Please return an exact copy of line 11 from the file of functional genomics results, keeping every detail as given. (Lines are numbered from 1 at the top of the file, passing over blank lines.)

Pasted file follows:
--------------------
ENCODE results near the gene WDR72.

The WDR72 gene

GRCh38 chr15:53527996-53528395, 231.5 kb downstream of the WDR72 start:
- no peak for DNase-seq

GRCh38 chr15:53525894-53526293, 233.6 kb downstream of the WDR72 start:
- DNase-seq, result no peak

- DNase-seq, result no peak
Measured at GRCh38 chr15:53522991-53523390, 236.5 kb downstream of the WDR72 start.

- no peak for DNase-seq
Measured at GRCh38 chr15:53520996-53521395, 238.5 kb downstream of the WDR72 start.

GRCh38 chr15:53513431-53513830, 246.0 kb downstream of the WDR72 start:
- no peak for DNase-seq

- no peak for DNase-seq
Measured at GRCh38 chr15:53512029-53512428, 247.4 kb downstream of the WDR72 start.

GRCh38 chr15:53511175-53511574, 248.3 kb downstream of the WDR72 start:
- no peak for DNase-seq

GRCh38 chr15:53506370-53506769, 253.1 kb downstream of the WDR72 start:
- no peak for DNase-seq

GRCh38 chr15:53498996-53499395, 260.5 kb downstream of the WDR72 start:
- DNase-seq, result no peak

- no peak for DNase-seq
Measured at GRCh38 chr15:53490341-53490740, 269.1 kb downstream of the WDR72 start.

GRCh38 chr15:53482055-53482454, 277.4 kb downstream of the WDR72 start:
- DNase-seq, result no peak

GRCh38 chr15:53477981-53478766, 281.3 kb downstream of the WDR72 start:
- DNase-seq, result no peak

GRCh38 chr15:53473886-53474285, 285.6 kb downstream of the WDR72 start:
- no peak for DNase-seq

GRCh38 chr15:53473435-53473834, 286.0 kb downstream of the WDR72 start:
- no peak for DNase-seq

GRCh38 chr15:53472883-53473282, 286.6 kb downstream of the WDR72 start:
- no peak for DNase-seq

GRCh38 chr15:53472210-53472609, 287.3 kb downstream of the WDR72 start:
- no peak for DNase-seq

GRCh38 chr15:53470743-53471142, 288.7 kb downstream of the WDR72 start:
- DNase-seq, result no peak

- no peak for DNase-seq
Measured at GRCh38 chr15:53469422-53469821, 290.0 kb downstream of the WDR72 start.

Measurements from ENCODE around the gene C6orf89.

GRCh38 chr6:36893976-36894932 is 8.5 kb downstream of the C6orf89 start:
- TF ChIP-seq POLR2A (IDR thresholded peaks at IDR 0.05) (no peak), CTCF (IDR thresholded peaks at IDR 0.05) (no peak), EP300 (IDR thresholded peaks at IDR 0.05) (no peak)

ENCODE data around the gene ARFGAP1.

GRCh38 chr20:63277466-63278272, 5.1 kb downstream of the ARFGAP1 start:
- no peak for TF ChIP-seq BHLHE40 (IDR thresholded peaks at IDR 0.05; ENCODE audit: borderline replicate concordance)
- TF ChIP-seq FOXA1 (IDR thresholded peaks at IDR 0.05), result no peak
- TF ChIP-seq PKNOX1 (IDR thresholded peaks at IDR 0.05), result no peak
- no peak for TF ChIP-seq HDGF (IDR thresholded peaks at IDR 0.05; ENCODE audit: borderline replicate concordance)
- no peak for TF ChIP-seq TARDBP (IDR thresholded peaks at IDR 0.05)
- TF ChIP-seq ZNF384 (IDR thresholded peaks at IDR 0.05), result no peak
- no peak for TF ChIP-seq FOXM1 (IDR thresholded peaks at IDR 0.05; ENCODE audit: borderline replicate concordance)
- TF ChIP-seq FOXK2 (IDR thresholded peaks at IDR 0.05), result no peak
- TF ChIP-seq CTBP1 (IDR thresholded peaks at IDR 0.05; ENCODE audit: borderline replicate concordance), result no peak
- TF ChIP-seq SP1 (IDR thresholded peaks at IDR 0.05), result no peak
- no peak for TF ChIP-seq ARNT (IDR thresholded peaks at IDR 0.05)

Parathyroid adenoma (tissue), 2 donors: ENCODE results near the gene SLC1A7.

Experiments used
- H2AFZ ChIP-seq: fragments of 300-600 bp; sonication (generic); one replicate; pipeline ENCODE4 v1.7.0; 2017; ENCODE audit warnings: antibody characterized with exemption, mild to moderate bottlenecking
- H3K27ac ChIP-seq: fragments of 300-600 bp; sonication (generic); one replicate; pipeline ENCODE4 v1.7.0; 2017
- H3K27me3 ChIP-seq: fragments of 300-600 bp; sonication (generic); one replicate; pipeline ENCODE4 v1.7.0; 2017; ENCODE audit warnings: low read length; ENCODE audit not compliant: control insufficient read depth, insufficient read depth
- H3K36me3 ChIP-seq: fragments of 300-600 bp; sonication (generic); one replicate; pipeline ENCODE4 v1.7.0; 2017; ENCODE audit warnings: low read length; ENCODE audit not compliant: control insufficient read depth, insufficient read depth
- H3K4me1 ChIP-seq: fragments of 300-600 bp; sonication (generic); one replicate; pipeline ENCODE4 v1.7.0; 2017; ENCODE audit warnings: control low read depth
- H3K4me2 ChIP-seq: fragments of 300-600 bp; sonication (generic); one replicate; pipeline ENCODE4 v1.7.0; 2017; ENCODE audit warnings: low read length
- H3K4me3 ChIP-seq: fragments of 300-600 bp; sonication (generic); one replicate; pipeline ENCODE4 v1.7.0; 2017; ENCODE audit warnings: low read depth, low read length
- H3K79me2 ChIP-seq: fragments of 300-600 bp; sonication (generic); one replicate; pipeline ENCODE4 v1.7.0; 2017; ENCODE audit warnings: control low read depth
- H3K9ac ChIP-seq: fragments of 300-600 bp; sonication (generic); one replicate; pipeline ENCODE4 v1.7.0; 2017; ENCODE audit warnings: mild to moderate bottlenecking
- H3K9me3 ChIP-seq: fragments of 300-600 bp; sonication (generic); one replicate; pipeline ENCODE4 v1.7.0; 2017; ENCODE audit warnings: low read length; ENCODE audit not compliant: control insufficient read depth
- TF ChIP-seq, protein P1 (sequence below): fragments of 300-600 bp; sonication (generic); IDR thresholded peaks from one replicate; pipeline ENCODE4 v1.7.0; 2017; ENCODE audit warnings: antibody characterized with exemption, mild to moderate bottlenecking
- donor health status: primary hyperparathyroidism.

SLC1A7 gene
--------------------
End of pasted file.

GRCh38 chr15:53513431-53513830, 246.0 kb downstream of the WDR72 start: